CLARK, JAMES L., (deceased). - The late James L. Clark, of Springfield, Ill., well known as an honored veteran of the Civil War, and a most upright, public-spirited citizen, was highly esteemed by his many friends and acquaintances. Those who knew him best were impressed with his innate goodness of heart and his generosity, and will long remember this kindly, charitable gentleman. He was a most loving husband and father, a man of quiet, industrious habits, and also very fond of the companionship of his friends. He was an ardent Republican all his life, and was very active in the interests of his party, having been several times honored by election to offices of honor or trust. Mr. Clark was successful in a financial way and his principal occupation was hotel-keeping. He was born in Arcadia, Morgan County, Ill., December 10, 1838, son of Daniel and Mary (Peas) Clark, both natives of the State of New York. The father was a steamboat captain and brought the first boat that sailed up the Illinois River to what is now Beardstown, he later becoming one of the early settlers of Morgan County.
The early education of James L. Clark was acquired in his native county and he attended school some time, at Jacksonville. Upon leaving school, he became employed as clerk. He was a young man of sober, industrious habits, and was well liked by his employers. He lived in Springfield at the time of his marriage, but in 1882 moved from there to Ashland, Ill., where he conducted a hotel several years. While living in Ashland, he was elected President of the Village board on the Republican ticket, serving three terms in this office, and also received the appointment of Postmaster there, under President Harrison. In 1890, Mr. Clark returned to Springfield and engaged in conducting a hotel, in which business he remained until three years prior to his death. He was well informed on every detail of his business, and through his personal supervision of the various departments of his establishment, won a reputation for a well-kept hotel that assured his financial success.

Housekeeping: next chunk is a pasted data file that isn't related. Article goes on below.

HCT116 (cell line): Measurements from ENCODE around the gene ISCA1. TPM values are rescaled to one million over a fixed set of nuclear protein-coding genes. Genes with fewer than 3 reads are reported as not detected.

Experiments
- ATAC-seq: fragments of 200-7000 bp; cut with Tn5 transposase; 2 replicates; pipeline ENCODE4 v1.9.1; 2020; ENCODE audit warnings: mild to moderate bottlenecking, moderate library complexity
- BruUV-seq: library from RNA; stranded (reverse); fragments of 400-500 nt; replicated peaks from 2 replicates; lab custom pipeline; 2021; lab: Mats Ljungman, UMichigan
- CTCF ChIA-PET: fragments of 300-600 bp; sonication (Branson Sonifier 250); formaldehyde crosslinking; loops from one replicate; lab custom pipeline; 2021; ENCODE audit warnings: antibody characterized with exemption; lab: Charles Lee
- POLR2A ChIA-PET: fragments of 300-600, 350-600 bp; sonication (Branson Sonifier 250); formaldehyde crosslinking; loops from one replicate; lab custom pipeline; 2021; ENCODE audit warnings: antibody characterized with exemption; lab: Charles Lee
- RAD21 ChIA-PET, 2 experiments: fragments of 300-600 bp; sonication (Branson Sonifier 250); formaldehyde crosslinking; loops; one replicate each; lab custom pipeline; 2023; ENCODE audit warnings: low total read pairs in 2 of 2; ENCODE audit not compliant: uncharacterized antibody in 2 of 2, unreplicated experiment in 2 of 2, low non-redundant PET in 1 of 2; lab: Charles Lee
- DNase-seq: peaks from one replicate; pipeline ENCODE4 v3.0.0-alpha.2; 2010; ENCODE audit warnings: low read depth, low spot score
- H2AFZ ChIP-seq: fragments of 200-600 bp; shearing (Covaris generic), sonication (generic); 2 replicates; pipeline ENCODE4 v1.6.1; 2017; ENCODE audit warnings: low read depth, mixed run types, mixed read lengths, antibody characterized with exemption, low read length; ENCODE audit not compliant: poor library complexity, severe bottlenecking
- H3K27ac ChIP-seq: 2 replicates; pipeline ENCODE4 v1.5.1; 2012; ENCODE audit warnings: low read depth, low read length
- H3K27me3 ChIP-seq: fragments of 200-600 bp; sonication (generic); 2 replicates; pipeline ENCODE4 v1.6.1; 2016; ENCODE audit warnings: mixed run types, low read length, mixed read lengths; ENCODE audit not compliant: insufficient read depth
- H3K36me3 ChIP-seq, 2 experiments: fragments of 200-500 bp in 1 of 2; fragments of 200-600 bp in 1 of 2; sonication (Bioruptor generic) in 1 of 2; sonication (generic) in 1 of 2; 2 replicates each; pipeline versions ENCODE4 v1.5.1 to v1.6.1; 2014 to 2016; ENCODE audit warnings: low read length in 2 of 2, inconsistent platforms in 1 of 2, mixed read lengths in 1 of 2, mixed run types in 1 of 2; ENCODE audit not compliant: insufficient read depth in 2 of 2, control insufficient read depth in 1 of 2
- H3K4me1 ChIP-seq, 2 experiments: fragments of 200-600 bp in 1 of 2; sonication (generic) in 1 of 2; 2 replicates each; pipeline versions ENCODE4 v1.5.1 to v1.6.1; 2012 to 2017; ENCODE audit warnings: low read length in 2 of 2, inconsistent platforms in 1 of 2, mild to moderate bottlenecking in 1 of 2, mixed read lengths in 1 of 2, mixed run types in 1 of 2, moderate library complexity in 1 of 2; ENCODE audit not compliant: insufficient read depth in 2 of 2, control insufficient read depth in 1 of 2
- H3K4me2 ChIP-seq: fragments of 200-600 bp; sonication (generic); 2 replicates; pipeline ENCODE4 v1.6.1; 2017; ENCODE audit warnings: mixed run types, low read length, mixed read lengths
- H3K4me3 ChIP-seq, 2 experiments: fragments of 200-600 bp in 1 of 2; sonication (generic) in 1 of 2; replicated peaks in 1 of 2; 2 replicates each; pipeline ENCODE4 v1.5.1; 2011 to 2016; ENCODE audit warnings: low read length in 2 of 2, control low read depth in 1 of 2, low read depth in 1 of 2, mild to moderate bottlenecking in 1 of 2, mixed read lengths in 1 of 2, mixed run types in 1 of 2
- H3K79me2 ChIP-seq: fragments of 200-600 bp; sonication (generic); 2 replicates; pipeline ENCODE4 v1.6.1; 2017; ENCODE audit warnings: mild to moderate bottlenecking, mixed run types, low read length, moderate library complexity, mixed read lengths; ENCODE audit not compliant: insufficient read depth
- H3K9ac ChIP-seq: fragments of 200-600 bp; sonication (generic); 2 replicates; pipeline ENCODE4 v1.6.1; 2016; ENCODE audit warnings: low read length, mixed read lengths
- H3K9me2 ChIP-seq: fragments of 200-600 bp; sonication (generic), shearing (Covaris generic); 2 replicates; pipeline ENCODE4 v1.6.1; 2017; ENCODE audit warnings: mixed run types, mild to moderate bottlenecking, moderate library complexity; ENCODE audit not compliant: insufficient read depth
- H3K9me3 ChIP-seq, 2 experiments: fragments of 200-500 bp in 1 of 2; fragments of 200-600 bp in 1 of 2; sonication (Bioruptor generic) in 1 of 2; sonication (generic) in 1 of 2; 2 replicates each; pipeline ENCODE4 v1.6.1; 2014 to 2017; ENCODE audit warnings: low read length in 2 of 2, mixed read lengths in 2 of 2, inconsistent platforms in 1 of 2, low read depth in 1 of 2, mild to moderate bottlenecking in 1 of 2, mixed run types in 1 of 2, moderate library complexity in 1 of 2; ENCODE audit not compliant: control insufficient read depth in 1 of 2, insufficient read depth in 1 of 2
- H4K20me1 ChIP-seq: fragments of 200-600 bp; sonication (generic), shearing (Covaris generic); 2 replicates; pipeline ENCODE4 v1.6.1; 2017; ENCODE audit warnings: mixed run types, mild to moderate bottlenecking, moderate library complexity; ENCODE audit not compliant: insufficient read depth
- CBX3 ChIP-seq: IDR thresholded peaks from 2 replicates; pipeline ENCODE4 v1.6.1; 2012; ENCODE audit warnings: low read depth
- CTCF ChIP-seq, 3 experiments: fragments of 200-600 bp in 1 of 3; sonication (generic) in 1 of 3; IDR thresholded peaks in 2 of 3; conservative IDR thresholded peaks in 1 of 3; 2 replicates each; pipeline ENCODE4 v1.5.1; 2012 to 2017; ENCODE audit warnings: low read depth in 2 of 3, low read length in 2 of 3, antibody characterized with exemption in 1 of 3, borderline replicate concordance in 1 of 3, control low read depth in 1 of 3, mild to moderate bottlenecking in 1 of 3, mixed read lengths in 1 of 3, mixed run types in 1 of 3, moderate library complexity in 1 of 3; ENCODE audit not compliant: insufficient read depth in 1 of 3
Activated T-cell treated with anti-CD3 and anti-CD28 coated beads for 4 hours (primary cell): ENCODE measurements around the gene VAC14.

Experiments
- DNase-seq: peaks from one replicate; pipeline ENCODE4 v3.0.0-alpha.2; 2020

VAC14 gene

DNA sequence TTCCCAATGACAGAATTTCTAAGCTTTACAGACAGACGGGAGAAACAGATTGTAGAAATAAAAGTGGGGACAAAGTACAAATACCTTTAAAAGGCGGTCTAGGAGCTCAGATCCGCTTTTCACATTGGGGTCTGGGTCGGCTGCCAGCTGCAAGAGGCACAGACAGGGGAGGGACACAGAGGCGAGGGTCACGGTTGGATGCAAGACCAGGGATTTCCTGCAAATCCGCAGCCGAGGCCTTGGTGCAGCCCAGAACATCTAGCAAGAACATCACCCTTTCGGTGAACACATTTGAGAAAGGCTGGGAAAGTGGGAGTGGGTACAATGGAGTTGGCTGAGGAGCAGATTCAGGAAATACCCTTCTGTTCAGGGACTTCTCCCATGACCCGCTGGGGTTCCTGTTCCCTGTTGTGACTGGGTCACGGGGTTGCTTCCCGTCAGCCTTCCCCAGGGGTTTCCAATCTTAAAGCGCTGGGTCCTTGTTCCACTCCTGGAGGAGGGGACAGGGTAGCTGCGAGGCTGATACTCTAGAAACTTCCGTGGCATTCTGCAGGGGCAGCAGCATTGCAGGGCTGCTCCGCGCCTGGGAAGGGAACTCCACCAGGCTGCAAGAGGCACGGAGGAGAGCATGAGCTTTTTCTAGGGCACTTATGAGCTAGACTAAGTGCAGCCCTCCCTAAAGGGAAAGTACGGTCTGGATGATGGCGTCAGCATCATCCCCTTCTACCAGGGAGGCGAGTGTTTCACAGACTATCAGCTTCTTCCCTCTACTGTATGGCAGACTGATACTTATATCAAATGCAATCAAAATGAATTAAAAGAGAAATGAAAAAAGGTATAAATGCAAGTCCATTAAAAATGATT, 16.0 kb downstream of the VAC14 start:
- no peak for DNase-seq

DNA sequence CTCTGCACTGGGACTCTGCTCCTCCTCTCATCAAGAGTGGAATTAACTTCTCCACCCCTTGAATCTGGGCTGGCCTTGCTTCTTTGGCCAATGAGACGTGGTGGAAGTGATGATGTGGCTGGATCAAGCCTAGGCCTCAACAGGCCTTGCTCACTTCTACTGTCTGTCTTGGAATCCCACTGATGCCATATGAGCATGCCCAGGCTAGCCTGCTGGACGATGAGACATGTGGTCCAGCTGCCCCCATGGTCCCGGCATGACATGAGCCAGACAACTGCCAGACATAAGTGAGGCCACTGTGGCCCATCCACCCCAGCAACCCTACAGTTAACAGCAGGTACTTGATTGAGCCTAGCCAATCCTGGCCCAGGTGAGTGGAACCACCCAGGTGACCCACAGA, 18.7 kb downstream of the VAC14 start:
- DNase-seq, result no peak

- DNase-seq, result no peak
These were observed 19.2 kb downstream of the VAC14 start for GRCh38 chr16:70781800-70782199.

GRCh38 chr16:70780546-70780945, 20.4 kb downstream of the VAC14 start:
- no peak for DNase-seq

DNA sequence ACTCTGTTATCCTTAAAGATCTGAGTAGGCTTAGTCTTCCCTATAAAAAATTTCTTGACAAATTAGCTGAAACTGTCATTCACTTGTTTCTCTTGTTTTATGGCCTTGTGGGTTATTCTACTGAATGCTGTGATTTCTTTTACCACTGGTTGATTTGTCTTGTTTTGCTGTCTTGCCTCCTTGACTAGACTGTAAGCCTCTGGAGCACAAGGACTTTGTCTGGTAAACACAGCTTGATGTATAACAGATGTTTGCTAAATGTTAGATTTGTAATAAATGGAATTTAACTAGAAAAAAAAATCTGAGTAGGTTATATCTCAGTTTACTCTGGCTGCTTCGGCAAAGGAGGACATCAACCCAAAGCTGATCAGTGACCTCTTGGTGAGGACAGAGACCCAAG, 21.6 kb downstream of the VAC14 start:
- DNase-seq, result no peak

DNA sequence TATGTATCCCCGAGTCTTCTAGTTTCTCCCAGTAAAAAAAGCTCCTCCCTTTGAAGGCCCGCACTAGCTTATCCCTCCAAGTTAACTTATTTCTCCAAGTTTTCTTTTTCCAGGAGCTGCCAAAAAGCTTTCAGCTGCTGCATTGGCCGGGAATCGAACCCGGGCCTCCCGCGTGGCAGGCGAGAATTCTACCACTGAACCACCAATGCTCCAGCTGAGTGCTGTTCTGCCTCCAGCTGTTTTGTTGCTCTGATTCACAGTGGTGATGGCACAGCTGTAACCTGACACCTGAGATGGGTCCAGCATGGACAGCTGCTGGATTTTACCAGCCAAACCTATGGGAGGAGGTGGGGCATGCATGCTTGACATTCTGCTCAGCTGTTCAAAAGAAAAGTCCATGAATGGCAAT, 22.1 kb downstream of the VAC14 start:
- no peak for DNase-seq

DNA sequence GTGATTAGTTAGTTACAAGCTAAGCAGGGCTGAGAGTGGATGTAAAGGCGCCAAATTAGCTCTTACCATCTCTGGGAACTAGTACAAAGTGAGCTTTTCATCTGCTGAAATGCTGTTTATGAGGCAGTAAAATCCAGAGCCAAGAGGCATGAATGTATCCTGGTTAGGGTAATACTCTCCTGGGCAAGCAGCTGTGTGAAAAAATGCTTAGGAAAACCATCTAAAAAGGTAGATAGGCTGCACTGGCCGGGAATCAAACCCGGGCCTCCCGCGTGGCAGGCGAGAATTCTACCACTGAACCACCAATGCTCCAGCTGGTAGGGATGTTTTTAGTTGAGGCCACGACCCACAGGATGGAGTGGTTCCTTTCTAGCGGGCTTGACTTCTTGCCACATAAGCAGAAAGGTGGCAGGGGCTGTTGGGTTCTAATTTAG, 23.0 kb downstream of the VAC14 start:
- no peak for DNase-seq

August 17, 1861, Mr. Clark enlisted in Company D, Twenty-sixth Illinois Volunteer Infantry, at Berlin, Ill., for service in the Civil War, and was mustered out at Springfield, July 22, 1865, with rank of Corporal. He was a member of Stephenson Post G.A.R., in which he had served in every office from Guard to Post Commander, and was also a member of the Union Veterans' Union, of which he at one time served as Colonel. He was also a member of the I.O.O.F., being a Past Noble Grand of Oak Lodge, of Ashland, Ill., where he had filled the various officers' chairs, and he had been affiliated with the order within a few months of a quarter century.
Mr. Clark was married in Springfield, March 1, 1870, to Mary Elizabeth Brewer, born in Lexington, Ky., daughter of William E. and Martha A. (Wells) Brewer, natives respectively of Beardstown Ky., and Marion Ky. Mrs. Clark's grandfather Wells, was killed by the Indians during an Indian war and her great-grandfather Brewer was killed in the Revolution. Three children were born to Mr. Clark and wife, namely: Martha Ann, born April 10, 1873, died at the age of three months; Lucinda, born December 18, 1875, is the wife of J. A. Reynick, a native of Galena, Ill., and now in the employ of the Bell Telephone Company at Bloomington, where they reside; Isabel, born May 5, 1877, died at the age of five months. Mrs. Clark owns her home at 206 West Capitol Avenue and also owns a residence at 329 South Spring Street, Springfield. She is prominent in social circles and is at present serving as Past Department President of the Ladies of the G.A.R., and is also a member of the National Staff of the order. She is Chaplain of Triple Link Rebekah Lodge No. 577; ex-Treasurer of Royal Neighbors Camp No. 113; ex-President of the Patriotic Daughters of America, camp No. 3; has held all the offices in Gov. Tanner Circle, Ladies of the G.A.R., of which she is now Conductor; is a member and was a delegate to the National Convention of the auxiliary of the Sons of Veterans. She is interested in the good work of all these orders, and contributes her full share towards their success. Mr. Clark died September 8, 1907, aged sixty-eight years, seven months and twenty-eight days, and was buried in Oak Ridge Cemetery. He was an earnest an devout member of the Methodist Church.